FDA: Powdered Medical Gloves Are Dangerous and Should Be Banned — Physician’s First Watch

Medical News |
March 22, 2016

FDA: Powdered Medical Gloves Are Dangerous and Should Be Banned

By Kristin J. Kelley

Edited by David G. Fairchild, MD, MPH, and Jaye Elizabeth Hefner, MD

The FDA has announced a plan to ban most powdered medical gloves (e.g., surgical gloves, patient exam gloves, and powder used to lubricate surgical gloves). Powdered surgical gloves are easier to put on and take off, but they pose a substantial risk to anyone exposed to them, the agency warns.

Aerosolized glove powder on latex gloves can lead to respiratory allergic reactions. Potential risks from powdered synthetic gloves include postsurgical adhesions, severe airway inflammation, and wound inflammation.

The ban, which would mean taking the gloves off the market, would not apply to non-powdered patient examination or surgeon gloves. The proposal marks only the second time in history the FDA has recommended banning a medical supply, the Associated Press reports. (The first was back in 1983, when it banned fake hair implants.)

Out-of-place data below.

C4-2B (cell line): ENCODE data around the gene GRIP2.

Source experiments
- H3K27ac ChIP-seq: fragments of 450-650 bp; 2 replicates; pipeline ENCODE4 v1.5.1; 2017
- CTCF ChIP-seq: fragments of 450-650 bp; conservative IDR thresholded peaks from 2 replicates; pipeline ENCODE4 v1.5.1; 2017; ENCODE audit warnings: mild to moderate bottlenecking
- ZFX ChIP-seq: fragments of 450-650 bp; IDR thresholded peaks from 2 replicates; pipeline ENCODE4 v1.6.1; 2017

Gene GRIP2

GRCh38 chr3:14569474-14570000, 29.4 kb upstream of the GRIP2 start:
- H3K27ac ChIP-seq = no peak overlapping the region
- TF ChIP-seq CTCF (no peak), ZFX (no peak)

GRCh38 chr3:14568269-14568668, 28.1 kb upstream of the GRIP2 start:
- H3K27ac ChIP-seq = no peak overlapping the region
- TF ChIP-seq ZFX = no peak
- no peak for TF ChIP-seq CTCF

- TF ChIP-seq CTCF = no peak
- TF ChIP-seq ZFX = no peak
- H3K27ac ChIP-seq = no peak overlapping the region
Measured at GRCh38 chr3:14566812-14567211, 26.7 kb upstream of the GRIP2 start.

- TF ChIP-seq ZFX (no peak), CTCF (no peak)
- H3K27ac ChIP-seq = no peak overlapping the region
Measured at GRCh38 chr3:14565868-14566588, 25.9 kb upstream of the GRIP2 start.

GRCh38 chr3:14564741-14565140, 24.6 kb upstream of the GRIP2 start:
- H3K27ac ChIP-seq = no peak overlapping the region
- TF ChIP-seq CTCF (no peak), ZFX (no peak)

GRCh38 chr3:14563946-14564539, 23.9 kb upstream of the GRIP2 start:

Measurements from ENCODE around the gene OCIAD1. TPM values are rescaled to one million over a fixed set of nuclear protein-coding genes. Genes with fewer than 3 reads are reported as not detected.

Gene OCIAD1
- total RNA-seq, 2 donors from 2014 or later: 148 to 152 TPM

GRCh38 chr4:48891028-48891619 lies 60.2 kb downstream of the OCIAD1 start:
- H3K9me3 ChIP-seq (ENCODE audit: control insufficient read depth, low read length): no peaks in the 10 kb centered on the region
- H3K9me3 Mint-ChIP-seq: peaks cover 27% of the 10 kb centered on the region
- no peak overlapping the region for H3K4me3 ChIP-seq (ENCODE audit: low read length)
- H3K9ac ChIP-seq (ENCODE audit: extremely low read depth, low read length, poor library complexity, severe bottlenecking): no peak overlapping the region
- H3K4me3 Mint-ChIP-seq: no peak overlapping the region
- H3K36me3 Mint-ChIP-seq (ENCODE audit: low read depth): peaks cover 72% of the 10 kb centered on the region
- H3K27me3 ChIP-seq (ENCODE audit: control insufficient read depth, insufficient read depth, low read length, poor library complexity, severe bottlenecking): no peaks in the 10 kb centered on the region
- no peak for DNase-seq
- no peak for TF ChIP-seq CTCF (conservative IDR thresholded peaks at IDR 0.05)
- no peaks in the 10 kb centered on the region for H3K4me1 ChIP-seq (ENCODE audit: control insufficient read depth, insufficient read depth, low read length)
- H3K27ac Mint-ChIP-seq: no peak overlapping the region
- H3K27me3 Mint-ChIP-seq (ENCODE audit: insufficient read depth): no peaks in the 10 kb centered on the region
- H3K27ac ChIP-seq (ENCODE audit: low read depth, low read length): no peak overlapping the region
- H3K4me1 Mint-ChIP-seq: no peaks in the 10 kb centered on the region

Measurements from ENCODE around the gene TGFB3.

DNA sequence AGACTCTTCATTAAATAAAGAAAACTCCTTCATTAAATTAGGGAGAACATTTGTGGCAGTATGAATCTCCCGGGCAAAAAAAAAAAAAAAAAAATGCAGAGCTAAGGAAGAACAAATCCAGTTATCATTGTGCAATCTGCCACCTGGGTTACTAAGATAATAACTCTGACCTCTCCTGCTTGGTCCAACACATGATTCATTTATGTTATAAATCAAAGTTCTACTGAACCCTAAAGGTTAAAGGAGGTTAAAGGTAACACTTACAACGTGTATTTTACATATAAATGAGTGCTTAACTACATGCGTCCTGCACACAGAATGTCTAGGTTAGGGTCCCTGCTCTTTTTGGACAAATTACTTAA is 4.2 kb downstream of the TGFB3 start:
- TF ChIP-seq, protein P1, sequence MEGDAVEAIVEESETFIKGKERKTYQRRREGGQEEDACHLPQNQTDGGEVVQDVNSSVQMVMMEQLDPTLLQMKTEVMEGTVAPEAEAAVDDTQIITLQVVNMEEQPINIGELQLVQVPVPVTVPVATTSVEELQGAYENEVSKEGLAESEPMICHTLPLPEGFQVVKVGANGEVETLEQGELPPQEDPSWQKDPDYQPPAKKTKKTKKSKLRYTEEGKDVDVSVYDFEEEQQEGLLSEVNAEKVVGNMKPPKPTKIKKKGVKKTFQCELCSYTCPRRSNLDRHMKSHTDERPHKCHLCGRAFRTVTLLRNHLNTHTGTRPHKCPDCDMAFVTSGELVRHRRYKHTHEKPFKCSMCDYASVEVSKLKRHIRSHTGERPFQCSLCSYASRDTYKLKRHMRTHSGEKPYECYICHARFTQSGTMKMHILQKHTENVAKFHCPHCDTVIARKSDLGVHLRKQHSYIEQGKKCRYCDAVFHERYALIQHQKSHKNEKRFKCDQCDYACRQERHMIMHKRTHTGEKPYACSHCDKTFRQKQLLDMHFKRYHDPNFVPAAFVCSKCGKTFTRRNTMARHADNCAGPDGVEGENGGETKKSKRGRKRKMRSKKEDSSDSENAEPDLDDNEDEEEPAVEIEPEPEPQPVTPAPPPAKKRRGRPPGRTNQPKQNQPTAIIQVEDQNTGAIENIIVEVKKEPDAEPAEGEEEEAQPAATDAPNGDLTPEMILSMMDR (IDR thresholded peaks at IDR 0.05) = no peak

Reader Comments (3)

Melanie Other, Other

Our manufacturer applies a polymer coating to the inside of the powder-free gloves which makes donning much easier.

mindsreader Resident, Surgery, Specialized, sahel educational hospital Egypt

I agree with that but the question that should we ask ourself is what are the researches done for the alternatives that replace those maybe that made of silicon or spray gloves ......etc

Patricia Garison Nurse/NP/PA, Critical Care Medicine

I was getting contact dermatitis for years before someone suggested it might be the powdered latex gloves I was wearing in the ED. I made sure that all of my rooms down back had unpowdered non-latex gloves and things seemed better. One night, a colleague asked for my help in triage doing a blood draw on a baby. Oh, damn. Only powdered gloves. I wore them for about 8 min while the blood was drawn, took them off, and thoroughly washed my hands. I hadn't walked 15 ft down the hall when my hands swelled, my eyes and lips swelled closed, and I had great red welts across my neck and chest. Before I knew it, I - the ED nurse - was on a stretcher getting IV epi, steroids, Benadryl, etc., and had an intubation set up on the tray next to me as my breathing was harsh. No matter how careful we are, not all complications can be avoided.

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